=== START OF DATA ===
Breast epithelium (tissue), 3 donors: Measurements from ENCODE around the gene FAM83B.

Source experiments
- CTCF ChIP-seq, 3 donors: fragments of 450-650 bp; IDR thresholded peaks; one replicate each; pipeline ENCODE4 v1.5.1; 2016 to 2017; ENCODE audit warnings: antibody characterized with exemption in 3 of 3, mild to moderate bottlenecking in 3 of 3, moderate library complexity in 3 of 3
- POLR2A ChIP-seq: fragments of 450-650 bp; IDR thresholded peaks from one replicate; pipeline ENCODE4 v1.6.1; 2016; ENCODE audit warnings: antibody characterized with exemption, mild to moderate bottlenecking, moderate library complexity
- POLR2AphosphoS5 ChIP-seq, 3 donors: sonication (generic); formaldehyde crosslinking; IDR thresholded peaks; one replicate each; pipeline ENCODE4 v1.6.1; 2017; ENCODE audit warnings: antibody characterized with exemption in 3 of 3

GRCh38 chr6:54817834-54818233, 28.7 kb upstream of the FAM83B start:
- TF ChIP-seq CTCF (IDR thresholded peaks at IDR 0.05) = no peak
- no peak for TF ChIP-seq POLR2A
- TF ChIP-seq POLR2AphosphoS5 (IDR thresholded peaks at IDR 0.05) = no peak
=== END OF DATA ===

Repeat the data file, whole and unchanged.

Breast epithelium (tissue), 3 donors: Measurements from ENCODE around the gene FAM83B.

Source experiments
- CTCF ChIP-seq, 3 donors: fragments of 450-650 bp; IDR thresholded peaks; one replicate each; pipeline ENCODE4 v1.5.1; 2016 to 2017; ENCODE audit warnings: antibody characterized with exemption in 3 of 3, mild to moderate bottlenecking in 3 of 3, moderate library complexity in 3 of 3
- POLR2A ChIP-seq: fragments of 450-650 bp; IDR thresholded peaks from one replicate; pipeline ENCODE4 v1.6.1; 2016; ENCODE audit warnings: antibody characterized with exemption, mild to moderate bottlenecking, moderate library complexity
- POLR2AphosphoS5 ChIP-seq, 3 donors: sonication (generic); formaldehyde crosslinking; IDR thresholded peaks; one replicate each; pipeline ENCODE4 v1.6.1; 2017; ENCODE audit warnings: antibody characterized with exemption in 3 of 3

GRCh38 chr6:54817834-54818233, 28.7 kb upstream of the FAM83B start:
- TF ChIP-seq CTCF (IDR thresholded peaks at IDR 0.05) = no peak
- no peak for TF ChIP-seq POLR2A
- TF ChIP-seq POLR2AphosphoS5 (IDR thresholded peaks at IDR 0.05) = no peak